Saturday, August 6, 2011

Rose and Eggplant Parmesan

The harvesting of my garden’s first eggplant this season coincided with a visit from my best friend Rose.  The two seemed to fit together like sunshine and rainbows.  Each vivifying the world around me: Rose with her uplifting, intelligent personality, the eggplant with its vivid purple color and strikingly subtle taste, the latter quality shared by both.

I met Rose in 1987 when she served as librarian in a neighboring community.  Ever the feisty optimist, Rose attempted to bring culture to a populist grown artistically anemic.  On this occasion, she organized a book signing by local author Kent Haruf following the publication of his first novel, The Tie That Binds.  Haruf later garnered national recognition when Hallmark® created a made-for-television movie based on his third novel, Plainsong.

Rose and I clicked immediately.  I wanted to know more about her and in the asking discovered that she published a newsletter (For you youngsters out there, think snail blog.).  The newsletter’s mast, Rose’s Good Food Gazette – Recipes & Lore For Thoughtful Cooks, said it all.  This delightful publication went beyond recipes to include Rose’s special lively style of food-based humor and information.

The Gazette offered an opening to feature Rose in the small weekly newspaper I published at the time.  And that interview gave opportunity to discover even more about this small, lovely woman of huge intellect mixed with incredible common sense.  The more I discovered the more I admired her and we quickly planted a growing friendship that has stood the test of time, joint sojourns and living miles apart.

I could go on and on about Rose: How she quit her job as librarian at the Denver Post to travel to Alaska, where she worked as a fish cook and completed the three necessary actions necessary to become a true Eskimo; how she endured being robbed three times while driving a taxi cab in Denver once she returned; how this city girl moved to a small rural town and, after leaving her job as librarian, lived on a hog farm and worked as a copy editor at a community newspaper.  These are her stories to tell and I hope she does sometime so others can enjoy her wonderful wit and zest for living as much as I do.

As life often happens, Rose eventually moved away but lasting friendships cannot be parted.  We stay in touch as much as two writers subject to selective telephone use can, and thanks to the nerds of the world who invented email.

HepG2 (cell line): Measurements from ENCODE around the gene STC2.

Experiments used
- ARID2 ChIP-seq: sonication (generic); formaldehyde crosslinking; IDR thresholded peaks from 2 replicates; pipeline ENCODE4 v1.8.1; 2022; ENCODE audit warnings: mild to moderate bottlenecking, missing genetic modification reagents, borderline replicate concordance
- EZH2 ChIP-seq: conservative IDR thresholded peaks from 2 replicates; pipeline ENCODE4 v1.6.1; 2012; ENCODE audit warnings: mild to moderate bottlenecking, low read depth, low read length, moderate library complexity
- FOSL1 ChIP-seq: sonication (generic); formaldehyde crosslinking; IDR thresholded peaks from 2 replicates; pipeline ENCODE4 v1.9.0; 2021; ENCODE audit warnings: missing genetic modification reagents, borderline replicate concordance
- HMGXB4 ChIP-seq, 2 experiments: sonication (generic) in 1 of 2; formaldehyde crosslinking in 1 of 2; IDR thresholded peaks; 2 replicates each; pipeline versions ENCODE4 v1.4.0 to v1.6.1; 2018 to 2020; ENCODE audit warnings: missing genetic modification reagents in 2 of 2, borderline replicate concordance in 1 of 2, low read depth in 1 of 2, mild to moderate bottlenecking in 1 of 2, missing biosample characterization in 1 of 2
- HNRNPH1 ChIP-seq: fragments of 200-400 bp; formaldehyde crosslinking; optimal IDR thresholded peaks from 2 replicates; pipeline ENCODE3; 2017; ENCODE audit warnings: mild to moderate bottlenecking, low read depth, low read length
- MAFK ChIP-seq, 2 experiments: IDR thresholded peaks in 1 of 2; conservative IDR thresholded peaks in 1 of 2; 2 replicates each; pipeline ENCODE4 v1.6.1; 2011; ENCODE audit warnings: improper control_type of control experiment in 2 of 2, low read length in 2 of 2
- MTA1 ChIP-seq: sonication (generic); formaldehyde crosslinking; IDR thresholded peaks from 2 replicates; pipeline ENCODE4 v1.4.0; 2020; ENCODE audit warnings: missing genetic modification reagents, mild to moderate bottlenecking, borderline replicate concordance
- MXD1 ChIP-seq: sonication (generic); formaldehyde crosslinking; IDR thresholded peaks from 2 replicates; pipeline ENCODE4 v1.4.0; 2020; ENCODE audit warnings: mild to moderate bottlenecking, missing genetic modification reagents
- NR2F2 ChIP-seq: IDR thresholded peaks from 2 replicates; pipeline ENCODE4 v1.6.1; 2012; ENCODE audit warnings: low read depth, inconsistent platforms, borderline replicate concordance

Rose and I both love the preparing of food nearly as much as we savor the bounty of flavors so during our visits we cook, this past visit being no exception, and the eggplant became our course of choice that first night.  We shared the experience of cooking and the devouring of the meal along with laughter and conversation and, of course, a glass of wine.

The tomato sauce for my version of eggplant Parmesan can be made the day before and stored in the refrigerator.  You can also make extra sauce, freeze small containers and thaw in the refrigerator when ready to use.  The sauce recipe below makes enough for two servings of eggplant Parmesan.

 Tomato Sauce


1 Tablespoon olive oil

¼ Cup grated onion, juice included

1 Medium garlic clove, grated

1 Teaspoon chopped fresh oregano or 1/3 teaspoon dried

1/2 Teaspoon sugar

2 Cups crushed tomatoes

¼ Cup chopped fresh basil

  1. Heat the olive oil in a small saucepan over medium high heat and add grated onion along with the juice.  Sauté 2-3 minutes.  Add garlic and sauté one minute longer.
  2. Add crushed tomatoes, sugar and oregano.  Bring to a boil, lower heat and simmer until reduced and thick, about 30 minutes.  If saving for later, cool and refrigerate.  You should end up with about one and one-half cups prepared sauce.

Note:  You could certainly chop the onion and mince the garlic, but I like the way grated onion melts into the sauce.  I use a Microplane® grater, but a box grater would work.  Also note that I do not add salt to the sauce since canned tomatoes already contain salt and I later salt the eggplant slices.

 Eggplant Parmesan (For one)


Olive oil for frying (Enough to generously coat the bottom of a small skillet)

1-2 Small to medium Asian eggplant or ¼-½ large classic eggplant sliced ¼ to ½ inch thick (You need enough eggplant slices for at least two layers in the bottom of a 15-ounce oval baking dish.

Salt and pepper for seasoning

Flour for dipping

¾ Cup prepared tomato sauce

1 ounce fresh Mozzarella, thinly sliced

¼-½ Cup finely shred Parmesan

  1. Heat the oil over medium-high heat until hot. (The oil should be shimmering.)
  2. Slice eggplant and season with salt and pepper.  Let set for 5-10 minutes.  This allows the salt to adhere to the eggplant slices.
  3. Dip eggplant slices in flour and shake off excess.  Fry in oil until lightly browned, 1-2 minutes per side.  Drain on paper towel.
  4. Heat the reserved tomato sauce.  Remove from heat and stir in chopped fresh basil.
  5. Spread ¼ cup of the tomato sauce over the bottom of casserole dish (I use a 15-ounce oval Corning Ware® baking dish that works great.).
  6. Layer browned eggplant slices over tomato sauce and spread ¼ cup tomato sauce over eggplant slices.
  7. Place second layer of eggplant slices over tomato sauce and cover with remaining ¼ cup of tomato sauce.
  8. Place Mozzarella slices on top of last layer of tomato sauce.  Sprinkle shredded Parmesan over entire top of casserole.
  9. Bake in 350°F oven for 7-10 minutes or until cheese is melted and browned on top.

Note:  You can reheat and toss any leftover tomato sauce with cooked pasta.  Top with grated Parmesan for a delightful pasta dish.  Better yet, add some sautéed eggplant or zucchini cubes to the pasta just before you toss.

1 comment:

  1. Wow! I am blown away by your kind words. And to have such a lovely tribute linked to that wonderful eggplant Parmesan we shared is truly an honor. Thank you.